If you could cut a full 25 percent off your costs to expand to an additional location, why wouldn't you? In the restaurant business, though, many companies, especially national chains, don't. They'll go into a new space, build it out to cookie cutter specifications, and give exactly the same experience, with the same layout, foods, and drinks.

Then there's Bar Louie, which started in Chicago in 1990 and now has 108 units. Instead of the same old same old, the chain believes in tailoring spaces and offerings to the neighborhoods of the locations -- and in saving money at the same time.

Leveraging existing spaces

Last year, two-thirds of the new locations were placed in restaurant spaces that had gone out of business. "There's probably a 25% benefit of going into second generation spaces," says John Neitzel, CEO of BL Restaurant Operations, the brand's corporate owner. Grease traps, walk-in coolers, bathrooms, and vent hoods are expensive investments. If they are already available in a pre-existing space, why not make use of them?

"One of the things that's important is how do you build a bunch of Bar Louies without looking like a big chain?" Neitzel asks. There are no prototypes and no two locations look exactly the same. Not that the company avoids all common factors. It does need to maintain a brand identity.

"I would say we have about a dozen elements that are the same in every location. How we use it are different," Neitzel says. That includes the basic lighting package, a choice of 250 black and white photos, and furnishings. But things are placed differently and worked around the existing space. "We're able to reuse local finishes," he said. "If there's a lot of brick or wood or what have you from the old place, we challenge ourselves and say, 'How do we make use of it?'"

It may sound like common sense, but it's not how many chains do it. Neitzel was at TGIFriday's for 28 years. "You could go into anyone of those locations and table 33 would be in the same place with the same photo above it," he said. "You could take 28 steps and be at the ladies' room or the men's room."

Freedom within a framework

The menu is the same, but the company believes in "freedom within a framework." So, out of 30 beers on tap, a dozen are mass domestic beers that are generally popular. For the rest, the location chooses what's locally popular. The rest of the bar is similar. Each location will carry the same brands of liquor to make the chain's signature cocktails, but then will add additional selections to match local tastes over a demographic of 25 to 54 split evenly between women and men.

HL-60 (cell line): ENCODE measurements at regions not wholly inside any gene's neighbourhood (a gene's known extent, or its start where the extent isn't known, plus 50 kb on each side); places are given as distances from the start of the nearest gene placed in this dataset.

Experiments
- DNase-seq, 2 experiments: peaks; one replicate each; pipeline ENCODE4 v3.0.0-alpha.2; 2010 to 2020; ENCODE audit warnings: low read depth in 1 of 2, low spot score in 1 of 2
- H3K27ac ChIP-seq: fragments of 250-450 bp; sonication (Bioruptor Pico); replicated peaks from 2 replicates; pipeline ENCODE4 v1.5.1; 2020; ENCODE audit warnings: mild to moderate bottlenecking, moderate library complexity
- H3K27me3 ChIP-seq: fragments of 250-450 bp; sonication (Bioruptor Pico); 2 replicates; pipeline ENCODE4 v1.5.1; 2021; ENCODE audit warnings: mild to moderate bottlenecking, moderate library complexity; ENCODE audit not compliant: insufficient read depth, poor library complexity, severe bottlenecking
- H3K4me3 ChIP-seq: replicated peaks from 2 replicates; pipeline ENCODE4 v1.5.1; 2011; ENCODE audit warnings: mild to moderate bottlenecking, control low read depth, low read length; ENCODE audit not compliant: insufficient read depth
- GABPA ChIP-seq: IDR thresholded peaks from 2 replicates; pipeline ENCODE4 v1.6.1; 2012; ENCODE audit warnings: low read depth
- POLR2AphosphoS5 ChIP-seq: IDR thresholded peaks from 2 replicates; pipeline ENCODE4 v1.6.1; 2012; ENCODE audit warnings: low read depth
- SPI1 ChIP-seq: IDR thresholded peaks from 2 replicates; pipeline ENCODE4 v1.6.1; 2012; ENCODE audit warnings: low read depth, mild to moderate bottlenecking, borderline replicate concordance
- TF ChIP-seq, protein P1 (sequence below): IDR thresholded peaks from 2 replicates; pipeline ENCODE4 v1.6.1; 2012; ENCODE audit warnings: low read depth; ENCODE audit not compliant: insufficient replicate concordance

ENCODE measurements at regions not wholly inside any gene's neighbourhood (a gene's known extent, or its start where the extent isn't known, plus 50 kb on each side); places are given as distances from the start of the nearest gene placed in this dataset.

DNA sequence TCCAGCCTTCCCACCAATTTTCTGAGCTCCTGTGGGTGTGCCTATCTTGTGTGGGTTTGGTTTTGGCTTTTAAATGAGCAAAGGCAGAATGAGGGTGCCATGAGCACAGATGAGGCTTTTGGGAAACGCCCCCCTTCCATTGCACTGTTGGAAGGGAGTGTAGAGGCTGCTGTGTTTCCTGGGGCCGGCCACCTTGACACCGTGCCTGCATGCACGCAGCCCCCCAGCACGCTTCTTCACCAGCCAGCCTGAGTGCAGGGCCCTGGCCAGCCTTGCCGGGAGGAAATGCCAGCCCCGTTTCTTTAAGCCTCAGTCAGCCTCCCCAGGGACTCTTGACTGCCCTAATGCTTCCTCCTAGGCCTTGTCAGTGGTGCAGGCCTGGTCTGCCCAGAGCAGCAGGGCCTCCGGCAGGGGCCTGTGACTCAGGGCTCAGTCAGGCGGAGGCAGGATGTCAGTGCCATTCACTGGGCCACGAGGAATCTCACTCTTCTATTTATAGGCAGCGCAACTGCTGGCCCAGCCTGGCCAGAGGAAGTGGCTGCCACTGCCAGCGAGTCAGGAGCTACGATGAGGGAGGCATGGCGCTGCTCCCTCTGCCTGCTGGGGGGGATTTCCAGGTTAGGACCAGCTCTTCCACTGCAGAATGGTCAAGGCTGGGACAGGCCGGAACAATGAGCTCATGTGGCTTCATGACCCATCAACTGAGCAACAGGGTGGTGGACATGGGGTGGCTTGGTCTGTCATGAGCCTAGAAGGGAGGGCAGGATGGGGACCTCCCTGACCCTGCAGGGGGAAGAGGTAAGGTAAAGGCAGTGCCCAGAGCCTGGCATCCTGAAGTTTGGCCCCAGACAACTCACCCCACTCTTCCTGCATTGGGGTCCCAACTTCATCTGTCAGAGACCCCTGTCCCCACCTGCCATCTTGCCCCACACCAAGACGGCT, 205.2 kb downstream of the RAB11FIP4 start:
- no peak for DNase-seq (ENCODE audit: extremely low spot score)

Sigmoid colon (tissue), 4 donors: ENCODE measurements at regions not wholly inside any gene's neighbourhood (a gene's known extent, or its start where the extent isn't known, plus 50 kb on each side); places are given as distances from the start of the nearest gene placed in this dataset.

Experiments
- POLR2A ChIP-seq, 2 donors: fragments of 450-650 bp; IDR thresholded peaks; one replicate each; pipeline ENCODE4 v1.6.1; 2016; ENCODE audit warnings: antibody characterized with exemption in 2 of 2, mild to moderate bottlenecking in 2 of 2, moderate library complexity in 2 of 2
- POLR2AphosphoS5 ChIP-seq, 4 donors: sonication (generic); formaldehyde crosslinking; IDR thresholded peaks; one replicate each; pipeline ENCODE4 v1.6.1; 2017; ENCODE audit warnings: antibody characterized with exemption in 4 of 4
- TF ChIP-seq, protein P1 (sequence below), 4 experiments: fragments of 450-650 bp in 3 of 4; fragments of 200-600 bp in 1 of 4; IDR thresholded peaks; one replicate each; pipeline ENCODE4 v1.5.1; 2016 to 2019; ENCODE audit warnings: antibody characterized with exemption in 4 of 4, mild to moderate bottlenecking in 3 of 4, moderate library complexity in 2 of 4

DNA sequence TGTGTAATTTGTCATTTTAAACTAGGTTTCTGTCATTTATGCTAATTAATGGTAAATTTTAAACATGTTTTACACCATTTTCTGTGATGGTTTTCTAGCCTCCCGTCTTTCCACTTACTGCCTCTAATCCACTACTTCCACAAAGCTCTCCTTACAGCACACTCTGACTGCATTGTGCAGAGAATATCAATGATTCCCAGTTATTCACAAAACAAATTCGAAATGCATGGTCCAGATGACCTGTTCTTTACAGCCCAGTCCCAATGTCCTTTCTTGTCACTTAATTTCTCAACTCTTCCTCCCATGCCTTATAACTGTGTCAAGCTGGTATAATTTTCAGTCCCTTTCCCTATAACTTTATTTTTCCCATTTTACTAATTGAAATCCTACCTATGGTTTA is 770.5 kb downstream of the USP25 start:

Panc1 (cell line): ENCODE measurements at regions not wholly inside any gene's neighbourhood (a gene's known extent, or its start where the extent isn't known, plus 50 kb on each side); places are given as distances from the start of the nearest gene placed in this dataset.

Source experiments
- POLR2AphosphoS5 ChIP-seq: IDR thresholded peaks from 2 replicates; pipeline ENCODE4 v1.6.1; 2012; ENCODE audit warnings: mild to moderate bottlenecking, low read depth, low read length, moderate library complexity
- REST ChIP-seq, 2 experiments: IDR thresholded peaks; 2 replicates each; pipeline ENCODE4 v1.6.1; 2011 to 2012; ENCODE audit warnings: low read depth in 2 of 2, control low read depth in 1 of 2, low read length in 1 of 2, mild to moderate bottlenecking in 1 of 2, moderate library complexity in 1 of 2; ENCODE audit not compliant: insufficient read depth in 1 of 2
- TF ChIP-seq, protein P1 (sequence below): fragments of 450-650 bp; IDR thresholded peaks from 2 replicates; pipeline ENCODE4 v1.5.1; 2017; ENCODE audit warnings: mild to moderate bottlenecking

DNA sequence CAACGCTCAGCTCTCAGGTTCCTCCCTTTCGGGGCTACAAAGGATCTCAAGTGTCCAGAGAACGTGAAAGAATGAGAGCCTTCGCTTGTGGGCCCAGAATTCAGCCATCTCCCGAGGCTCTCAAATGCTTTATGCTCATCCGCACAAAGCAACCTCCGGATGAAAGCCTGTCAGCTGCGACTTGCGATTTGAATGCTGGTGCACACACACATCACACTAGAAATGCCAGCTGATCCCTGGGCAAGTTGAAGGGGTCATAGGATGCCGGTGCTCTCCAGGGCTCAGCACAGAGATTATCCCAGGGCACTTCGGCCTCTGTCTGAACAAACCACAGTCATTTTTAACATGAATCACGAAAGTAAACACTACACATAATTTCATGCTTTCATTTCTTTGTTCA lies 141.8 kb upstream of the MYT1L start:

"We have a really open culture and communication between our franchisees and operators and the folks who work in [central corporate] innovation are really strong," Neitzel says. "A third of the items -- and I'm ballparking this -- a third of the items are generated by our locations."

The chain swaps out menu specials every eight weeks. Some are seasonal offerings. Others are new items being tested, which lets the chain get innovations quickly to market, rather than needing a year to change a menu.

Risk versus reward

"What we're willing to do is take more risk," Neitzel says. "On the continuum of risk and speed is how much risk you're willing to take. If 25 percent of what we try doesn't work, it's no harm, no foul." There's always a chance in another eight weeks to try something else.

Even promotions can vary. The chain develops multiple programs and lets franchisees and operators mix and match what will work for them. On New Year's Eve, for example, some locations had patrons who wanted to watch sports. Others had entertainment and a fixed price menu. Still others operated as usual but then added a midnight toast, entertainment, and breakfast after for $15. There is also a selection of eight weekly promotions. Each location picks three.

"Not everybody can thrive at Bar Louie," Neitzel says. "If you're the type of individual, whether a franchise owner or manager, who wants to be told what to do and how to do it and not live in an environment where there's freedom to make decisions, you'll be frustrated. We want people to think locally what will be best for them."